For the vast majority of last semester, while my friends got dressed for a local concert, or donned warm pajamas for a cozy game night, I spent my Friday, Saturday and Sunday evenings putting on a visor, a much-too-bright green neon polo and no-slip shoes for my six hour shifts  that lay ahead at a local frozen yogurt shop.

You might ask why a high schooler would be willing to sacrifice her weekend nights to sell frozen yogurt. Well, the truth is, an addiction to shopping and discovering new restaurants, coupled with my inability to fund my ventures led me to acquiring a job.

The lessons I learned in the following four months will stick with me for the rest of my life. The job wasn’t just a matter of employee discounts or mixing frozen yogurt; it was a peek into the real world.

At the yogurt shop, I learned the things school doesn’t teach you.

I learned that one can become accustomed to standing for five hours. After a painful adjustment period, your feet will no longer throb.

I learned that customers will be more likely to tip you if your textbooks, binders and pencils are sprawled out behind you.

And I learned that usually, at 10:30 p.m. on a Sunday night, all you want to do is go home and sleep.

But most importantly, I learned the tremendous value of respect.

One Sunday, a middle aged man walked in with his wife and served himself some yogurt. He came up to me more than once complaining about the lack of his favorite yogurt flavors and toppings, something obviously out of my control.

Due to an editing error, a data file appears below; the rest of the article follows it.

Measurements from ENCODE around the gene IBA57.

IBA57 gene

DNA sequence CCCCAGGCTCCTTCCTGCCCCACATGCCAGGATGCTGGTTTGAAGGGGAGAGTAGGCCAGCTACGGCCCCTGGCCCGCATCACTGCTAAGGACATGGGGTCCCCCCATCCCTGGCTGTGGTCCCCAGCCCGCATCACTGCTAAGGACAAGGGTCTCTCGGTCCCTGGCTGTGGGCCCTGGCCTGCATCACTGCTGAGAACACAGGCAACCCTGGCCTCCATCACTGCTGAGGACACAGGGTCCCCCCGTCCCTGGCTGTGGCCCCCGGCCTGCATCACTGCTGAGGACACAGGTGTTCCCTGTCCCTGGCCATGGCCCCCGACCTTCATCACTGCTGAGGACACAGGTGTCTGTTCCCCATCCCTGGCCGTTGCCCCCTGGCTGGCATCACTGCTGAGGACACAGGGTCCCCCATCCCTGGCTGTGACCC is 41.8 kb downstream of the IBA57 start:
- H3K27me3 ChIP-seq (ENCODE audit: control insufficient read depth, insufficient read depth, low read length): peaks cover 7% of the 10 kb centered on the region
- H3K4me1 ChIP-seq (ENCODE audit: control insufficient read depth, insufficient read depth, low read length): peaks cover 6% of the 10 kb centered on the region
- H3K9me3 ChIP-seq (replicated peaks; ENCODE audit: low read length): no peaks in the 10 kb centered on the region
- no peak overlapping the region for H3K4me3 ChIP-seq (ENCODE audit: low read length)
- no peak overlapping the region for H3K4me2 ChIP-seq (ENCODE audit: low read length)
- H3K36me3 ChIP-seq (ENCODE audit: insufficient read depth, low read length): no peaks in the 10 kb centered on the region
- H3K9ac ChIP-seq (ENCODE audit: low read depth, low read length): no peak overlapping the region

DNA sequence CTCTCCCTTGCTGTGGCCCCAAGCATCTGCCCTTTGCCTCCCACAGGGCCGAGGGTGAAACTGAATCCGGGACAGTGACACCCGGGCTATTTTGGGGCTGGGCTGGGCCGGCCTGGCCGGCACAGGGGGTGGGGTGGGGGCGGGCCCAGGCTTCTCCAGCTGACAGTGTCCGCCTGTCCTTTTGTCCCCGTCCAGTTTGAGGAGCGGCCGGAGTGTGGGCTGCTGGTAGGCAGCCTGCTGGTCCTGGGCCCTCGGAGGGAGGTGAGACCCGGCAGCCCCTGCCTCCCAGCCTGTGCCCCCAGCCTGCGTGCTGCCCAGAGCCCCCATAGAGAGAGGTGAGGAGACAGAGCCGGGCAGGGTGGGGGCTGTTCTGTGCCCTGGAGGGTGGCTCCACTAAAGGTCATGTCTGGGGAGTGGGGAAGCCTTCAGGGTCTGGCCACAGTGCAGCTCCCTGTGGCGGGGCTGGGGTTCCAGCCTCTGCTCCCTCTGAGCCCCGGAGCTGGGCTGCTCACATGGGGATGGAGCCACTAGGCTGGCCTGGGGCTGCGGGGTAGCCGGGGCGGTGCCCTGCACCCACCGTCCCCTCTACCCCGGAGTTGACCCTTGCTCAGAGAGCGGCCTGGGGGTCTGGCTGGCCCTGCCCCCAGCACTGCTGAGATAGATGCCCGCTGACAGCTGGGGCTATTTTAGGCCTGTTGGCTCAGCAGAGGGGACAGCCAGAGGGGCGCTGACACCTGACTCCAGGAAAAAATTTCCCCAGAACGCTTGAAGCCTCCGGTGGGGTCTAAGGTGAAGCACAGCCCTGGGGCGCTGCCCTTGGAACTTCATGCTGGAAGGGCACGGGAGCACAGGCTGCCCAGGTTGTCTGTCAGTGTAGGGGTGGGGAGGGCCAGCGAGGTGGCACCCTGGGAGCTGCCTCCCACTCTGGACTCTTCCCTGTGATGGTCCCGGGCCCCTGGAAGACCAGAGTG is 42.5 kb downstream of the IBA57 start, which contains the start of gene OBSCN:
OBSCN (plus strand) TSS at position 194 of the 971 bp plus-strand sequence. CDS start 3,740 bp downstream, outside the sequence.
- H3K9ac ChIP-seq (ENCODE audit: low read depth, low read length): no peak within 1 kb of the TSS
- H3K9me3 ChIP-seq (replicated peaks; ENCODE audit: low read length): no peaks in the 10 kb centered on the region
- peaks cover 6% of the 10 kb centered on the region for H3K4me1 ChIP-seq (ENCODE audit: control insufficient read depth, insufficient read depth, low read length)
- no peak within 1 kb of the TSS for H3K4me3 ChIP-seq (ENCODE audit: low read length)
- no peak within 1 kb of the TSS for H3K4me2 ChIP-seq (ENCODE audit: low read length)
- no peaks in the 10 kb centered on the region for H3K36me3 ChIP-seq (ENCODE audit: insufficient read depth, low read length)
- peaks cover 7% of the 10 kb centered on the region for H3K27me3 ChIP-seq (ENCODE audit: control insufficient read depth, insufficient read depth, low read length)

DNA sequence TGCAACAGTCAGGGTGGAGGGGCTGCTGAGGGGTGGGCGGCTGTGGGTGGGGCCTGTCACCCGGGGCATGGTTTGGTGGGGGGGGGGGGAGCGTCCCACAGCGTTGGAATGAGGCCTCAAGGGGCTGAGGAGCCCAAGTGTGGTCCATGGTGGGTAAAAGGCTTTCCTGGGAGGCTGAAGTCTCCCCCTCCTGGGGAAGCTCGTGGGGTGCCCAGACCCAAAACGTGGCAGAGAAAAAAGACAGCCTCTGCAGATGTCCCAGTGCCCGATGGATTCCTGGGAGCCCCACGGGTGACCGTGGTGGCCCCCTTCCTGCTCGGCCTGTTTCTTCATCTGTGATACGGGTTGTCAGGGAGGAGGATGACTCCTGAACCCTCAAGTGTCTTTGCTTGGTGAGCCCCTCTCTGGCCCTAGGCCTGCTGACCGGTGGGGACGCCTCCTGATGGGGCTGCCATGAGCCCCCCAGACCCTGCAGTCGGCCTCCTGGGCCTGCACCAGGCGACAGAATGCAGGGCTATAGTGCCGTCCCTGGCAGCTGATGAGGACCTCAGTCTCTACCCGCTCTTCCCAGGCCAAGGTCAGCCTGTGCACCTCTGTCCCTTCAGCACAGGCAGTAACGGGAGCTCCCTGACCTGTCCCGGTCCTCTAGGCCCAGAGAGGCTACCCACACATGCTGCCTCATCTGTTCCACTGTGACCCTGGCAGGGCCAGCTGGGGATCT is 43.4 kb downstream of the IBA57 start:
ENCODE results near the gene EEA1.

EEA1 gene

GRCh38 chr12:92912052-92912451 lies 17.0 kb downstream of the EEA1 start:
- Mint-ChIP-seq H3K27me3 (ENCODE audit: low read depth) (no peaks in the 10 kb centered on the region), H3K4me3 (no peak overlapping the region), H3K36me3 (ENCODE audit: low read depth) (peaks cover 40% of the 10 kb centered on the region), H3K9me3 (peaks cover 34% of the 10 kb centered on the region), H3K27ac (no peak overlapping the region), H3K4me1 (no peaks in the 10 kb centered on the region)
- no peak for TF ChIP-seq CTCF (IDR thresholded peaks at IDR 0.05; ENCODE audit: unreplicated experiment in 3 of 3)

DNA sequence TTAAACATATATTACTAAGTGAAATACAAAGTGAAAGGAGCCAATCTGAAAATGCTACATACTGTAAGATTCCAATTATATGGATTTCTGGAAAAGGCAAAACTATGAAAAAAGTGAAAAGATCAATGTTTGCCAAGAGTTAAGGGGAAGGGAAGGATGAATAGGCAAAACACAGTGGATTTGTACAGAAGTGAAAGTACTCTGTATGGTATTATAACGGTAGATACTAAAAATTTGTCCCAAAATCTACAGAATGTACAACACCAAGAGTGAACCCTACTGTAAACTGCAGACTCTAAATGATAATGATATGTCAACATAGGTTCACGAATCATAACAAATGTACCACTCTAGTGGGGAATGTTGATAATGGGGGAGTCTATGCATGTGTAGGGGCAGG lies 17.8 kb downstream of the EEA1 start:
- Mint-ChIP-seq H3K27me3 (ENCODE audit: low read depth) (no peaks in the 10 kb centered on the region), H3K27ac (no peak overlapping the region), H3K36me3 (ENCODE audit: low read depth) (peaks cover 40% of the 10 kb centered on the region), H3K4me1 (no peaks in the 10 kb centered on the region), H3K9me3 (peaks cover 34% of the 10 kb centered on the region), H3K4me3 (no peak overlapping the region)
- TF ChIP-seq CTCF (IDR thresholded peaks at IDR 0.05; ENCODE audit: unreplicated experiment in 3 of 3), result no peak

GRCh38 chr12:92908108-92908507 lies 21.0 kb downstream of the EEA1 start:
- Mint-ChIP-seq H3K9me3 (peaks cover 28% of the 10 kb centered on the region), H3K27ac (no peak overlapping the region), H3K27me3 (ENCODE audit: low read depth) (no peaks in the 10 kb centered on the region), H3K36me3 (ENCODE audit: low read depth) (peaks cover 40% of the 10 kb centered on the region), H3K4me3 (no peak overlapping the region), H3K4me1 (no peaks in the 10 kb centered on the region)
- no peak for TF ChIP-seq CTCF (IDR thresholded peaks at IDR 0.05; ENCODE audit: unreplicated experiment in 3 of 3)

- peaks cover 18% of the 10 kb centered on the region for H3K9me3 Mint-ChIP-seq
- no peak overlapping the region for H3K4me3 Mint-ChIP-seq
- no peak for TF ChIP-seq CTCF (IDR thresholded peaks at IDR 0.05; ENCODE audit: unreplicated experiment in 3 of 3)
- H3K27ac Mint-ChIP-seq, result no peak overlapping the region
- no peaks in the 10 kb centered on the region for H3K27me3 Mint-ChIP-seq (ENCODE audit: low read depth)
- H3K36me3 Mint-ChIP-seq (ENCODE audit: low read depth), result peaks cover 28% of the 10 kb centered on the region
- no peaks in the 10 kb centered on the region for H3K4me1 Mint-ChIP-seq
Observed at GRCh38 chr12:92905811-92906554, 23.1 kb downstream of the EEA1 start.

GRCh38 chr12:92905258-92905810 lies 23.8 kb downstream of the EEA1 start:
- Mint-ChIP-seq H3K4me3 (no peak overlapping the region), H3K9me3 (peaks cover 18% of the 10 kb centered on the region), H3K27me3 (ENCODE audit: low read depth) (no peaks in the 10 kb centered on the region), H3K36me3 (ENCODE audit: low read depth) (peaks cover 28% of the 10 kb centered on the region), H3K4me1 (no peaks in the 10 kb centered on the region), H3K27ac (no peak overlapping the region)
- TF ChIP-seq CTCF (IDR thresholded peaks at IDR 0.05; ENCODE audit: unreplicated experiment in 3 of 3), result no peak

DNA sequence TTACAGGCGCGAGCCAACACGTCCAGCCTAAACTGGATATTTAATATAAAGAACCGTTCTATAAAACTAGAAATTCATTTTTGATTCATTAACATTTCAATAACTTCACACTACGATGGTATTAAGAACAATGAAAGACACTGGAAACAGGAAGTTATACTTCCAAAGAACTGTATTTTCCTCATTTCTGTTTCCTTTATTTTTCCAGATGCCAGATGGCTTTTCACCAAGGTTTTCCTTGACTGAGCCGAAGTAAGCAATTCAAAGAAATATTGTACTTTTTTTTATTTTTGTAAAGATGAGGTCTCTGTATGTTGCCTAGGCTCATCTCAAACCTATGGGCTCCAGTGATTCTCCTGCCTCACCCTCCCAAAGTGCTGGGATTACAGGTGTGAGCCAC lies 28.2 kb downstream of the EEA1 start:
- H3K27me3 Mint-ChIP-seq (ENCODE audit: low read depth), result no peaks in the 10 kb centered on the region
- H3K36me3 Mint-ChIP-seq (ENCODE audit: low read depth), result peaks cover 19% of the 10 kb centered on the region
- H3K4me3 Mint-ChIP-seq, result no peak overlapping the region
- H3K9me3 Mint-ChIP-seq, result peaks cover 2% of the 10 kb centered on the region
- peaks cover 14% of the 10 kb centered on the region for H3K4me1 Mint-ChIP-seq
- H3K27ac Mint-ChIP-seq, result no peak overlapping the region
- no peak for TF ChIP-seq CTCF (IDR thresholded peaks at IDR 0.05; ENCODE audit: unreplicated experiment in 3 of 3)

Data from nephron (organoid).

After a few months on the job, I’d had quite a bit of experience dealing with difficult customers, and this man seemed to be one of them.

By the time he arrived at the cash register I was just excited to have him leave. I charged him and he handed me the money. After the exchange, I was supposed to give him and his wife their spoons.

But as I reached to grab them, he interjected and said, “Excuse me, I can’t have you touching our spoons. I assume you are dirty.”

It took me a second to understand what he had just said before a hot flash came over me. I don’t know if I was more embarrassed or angry. The line of customers that formed behind the man seemed to all be staring at my hands.

I wanted to tell the man that I was required to constantly be washing my hands. I wanted to yell at him so he would understand how small he just made me feel.

But before I could open my mouth, he reached over the counter, grabbed two spoons, and walked out the door.

With 14 short words, the man had made me feel utterly and hopelessly inferior. It may seem like a trivial phrase: “I assume you are dirty.” Yet, somehow, perhaps due my role as a server and his as the customer, the man came to the conclusion that he would not touch the same objects that I touched.

I fully acknowledge that it is perfectly reasonable for the man to have been wary of germs and cleanliness; the fact is, he truly did not know where my hands had been.

However, a simple rephrasing of his words would have made a remarkable difference. A simple, “Actually, I would prefer to grab the spoons myself, thank you,” would have turned a subtle slight into a reasonable request.

In that moment, I made a conscientious decision to, from then on, try and treat every single person I meet with the respect they deserve.

That man most likely forgot about our interaction seconds after walking out the door, but I still recall his words seven months later, demonstrating their lingering impact.  

I am so thankful for these experiences. While I won’t miss the throbbing feet and the late nights, I will forever be grateful for the classroom the yogurt shop provided me. It taught me the power of words and the utmost importance of respect.